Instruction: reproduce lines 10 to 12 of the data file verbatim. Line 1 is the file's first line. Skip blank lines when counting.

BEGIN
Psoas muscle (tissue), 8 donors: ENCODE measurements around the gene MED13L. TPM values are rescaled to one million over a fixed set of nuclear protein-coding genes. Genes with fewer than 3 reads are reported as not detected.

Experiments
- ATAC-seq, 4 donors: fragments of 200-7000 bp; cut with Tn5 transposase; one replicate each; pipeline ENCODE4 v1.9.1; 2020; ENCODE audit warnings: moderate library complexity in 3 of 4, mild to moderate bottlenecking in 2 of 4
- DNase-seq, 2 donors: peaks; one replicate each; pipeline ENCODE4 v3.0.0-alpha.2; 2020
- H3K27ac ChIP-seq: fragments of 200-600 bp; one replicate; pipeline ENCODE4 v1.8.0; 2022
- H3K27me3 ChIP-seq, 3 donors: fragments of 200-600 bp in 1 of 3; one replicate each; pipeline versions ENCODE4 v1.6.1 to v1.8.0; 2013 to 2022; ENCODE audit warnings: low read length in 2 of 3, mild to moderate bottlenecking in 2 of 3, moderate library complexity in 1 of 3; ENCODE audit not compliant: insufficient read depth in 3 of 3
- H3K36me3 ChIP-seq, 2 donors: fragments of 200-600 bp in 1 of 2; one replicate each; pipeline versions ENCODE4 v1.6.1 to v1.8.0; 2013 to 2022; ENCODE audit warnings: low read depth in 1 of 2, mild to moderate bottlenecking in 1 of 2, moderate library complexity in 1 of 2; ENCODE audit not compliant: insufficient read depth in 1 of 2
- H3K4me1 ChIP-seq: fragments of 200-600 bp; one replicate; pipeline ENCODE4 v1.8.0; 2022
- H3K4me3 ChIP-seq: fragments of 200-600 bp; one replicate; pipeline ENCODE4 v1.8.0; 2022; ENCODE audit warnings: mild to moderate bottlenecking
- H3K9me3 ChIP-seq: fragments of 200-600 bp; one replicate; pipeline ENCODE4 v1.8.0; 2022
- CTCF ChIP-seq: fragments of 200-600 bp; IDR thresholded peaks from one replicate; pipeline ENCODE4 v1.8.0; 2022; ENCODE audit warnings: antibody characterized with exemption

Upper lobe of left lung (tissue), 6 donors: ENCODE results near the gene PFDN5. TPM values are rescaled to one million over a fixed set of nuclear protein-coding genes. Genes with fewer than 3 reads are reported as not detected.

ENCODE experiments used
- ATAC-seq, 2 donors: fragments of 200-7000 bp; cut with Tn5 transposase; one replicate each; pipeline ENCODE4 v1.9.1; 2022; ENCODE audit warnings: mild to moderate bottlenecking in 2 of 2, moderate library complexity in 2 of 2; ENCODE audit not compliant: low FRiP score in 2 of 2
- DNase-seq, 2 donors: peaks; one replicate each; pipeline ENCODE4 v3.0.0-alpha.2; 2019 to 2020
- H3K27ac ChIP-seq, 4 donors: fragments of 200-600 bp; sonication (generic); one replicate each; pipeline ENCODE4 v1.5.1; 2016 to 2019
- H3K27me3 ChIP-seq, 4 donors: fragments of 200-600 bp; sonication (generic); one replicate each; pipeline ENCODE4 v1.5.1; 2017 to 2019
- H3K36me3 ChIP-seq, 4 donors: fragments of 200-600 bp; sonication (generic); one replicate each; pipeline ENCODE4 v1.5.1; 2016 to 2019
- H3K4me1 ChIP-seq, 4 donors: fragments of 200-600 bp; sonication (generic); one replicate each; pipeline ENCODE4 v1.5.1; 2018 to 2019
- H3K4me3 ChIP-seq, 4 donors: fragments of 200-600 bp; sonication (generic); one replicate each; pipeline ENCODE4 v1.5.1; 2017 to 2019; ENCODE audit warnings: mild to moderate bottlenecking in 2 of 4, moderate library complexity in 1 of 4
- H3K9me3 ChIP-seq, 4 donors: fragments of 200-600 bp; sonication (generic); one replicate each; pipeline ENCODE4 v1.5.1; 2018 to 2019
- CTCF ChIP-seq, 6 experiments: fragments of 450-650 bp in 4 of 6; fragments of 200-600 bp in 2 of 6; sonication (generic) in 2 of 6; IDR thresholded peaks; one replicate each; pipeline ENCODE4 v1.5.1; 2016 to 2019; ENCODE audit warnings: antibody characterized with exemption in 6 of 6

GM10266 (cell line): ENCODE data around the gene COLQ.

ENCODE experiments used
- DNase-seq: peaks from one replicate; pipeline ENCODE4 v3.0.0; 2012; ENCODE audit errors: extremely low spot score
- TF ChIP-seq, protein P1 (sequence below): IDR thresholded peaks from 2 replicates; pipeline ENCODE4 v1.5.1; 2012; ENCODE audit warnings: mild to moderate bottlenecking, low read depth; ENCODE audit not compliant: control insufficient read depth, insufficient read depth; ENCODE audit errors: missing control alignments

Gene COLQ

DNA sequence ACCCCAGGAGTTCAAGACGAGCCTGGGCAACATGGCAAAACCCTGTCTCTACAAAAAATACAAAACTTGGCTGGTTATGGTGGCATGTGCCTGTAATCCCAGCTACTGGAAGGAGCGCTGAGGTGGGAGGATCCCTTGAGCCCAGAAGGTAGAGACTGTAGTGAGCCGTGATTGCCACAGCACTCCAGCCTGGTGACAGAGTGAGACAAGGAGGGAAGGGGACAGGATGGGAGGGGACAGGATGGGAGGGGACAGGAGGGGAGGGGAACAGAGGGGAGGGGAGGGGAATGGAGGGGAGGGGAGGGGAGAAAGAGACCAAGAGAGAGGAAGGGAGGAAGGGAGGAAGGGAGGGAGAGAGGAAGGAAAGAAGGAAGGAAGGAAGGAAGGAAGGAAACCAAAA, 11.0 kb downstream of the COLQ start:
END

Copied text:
- H3K9me3 ChIP-seq: fragments of 200-600 bp; one replicate; pipeline ENCODE4 v1.8.0; 2022
- CTCF ChIP-seq: fragments of 200-600 bp; IDR thresholded peaks from one replicate; pipeline ENCODE4 v1.8.0; 2022; ENCODE audit warnings: antibody characterized with exemption

Upper lobe of left lung (tissue), 6 donors: ENCODE results near the gene PFDN5. TPM values are rescaled to one million over a fixed set of nuclear protein-coding genes. Genes with fewer than 3 reads are reported as not detected.